Muscle Tower ends up being little trouble for our hero (hope that isn’t spoiling anything), but when Goku doesn’t find his beloved 4-star dragon ball, he seeks out Bulma once more.  This brings the old gang together for The General Blue Saga.  This saga further brings along the RRA and introduces the pirate robot too.  The heroes (Goku, Krillen, and Bulma) go on a wild run thru the maze-like undersea base of the RRA and there’s a lot of action and a healthy dose of comedy.  The saga runs perhaps a touch too long but it’s good to have Bulma and Krillen back in the fold for a few episodes.  As the name of the saga implies, General Blue is the main adversary here and he has enough tricks that he can put up a fight against Goku, something few have managed up to this point.  His “threat” is kind of short-lived and he soon ends up as another slapstick villain, especially when he and Goku end up in Penguin Village where things get a bit weird.

Mercenary Tao ends up being Goku’s most formidable opponent yet.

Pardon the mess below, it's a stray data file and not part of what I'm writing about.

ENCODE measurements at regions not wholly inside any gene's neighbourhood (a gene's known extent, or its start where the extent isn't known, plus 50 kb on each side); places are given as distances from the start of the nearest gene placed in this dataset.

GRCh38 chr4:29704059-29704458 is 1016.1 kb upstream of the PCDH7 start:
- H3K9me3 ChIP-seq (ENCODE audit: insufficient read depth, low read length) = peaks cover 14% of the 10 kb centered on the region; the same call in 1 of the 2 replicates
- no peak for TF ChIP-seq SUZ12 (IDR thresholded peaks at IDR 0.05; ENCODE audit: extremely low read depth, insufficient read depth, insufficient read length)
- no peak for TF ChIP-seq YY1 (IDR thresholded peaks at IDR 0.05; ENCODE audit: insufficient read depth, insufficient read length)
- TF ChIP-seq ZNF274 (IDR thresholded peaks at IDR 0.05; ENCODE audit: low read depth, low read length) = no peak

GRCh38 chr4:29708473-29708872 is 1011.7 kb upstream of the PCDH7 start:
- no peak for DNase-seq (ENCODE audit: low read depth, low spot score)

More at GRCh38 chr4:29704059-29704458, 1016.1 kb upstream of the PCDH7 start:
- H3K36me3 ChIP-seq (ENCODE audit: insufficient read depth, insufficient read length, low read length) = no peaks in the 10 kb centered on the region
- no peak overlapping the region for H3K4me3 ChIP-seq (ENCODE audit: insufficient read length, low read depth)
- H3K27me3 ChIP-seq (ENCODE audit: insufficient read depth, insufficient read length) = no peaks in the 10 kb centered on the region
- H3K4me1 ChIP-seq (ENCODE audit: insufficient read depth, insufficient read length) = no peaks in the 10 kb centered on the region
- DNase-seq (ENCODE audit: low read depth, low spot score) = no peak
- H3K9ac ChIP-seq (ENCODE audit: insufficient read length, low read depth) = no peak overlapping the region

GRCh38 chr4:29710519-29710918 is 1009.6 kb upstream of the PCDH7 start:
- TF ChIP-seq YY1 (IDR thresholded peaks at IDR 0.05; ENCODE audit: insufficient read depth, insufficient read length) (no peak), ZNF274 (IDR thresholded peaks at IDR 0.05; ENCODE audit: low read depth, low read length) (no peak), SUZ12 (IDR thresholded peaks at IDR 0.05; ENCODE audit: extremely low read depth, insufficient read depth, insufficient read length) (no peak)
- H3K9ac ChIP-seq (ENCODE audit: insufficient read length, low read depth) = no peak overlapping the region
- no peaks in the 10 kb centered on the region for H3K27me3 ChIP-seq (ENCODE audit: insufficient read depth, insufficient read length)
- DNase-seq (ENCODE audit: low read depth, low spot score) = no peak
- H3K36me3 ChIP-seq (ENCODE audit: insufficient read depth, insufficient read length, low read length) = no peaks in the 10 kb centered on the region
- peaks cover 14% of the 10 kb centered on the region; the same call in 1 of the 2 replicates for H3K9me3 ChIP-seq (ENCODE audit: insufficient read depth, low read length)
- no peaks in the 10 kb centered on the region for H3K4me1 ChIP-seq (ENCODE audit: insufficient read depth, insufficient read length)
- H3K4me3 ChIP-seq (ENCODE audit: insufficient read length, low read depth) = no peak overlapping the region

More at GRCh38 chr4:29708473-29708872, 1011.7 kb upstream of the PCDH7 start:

The last part of the season has Goku off on his own once more.  The RRA send the famed Mercenary Tao after him this time, who actually proves to be a very capable opponent for the young hero.  Here, Toriyama will employ an effective tool for the first time to get the viewer emotionally invested in the conflict:  death.  Tao is a cold-blooded killer with no redeeming qualities, and Goku figures this out pretty quickly.  He’s a true threat, and the season ends with Goku setting off on a strange quest of sorts to gather enough strength to make sure he can stop Tao for good.

Season two contains a lot of the charms that made season one so enjoyable.  Goku is off on his own for a large portion of it, but he’s never truly alone as other allies fill the void.  Few of these allies are as entertaining as Bulma or Master Roshi, but it’s nice to change things up.  Of the new characters, I find Blue, Tao, and Korin the most interesting though Korin only appears in the season’s finale.  Season three is probably a little better as Goku’s conflict with the Red Ribbon Army gets ratcheted up a notch and the next round of the World’s Martial Arts tournament begins again.  Season two establishes Dragon Ball as a fun and pretty consistent television show.  Don’t watch it for depth, just watch it for the sheer enjoyment of it.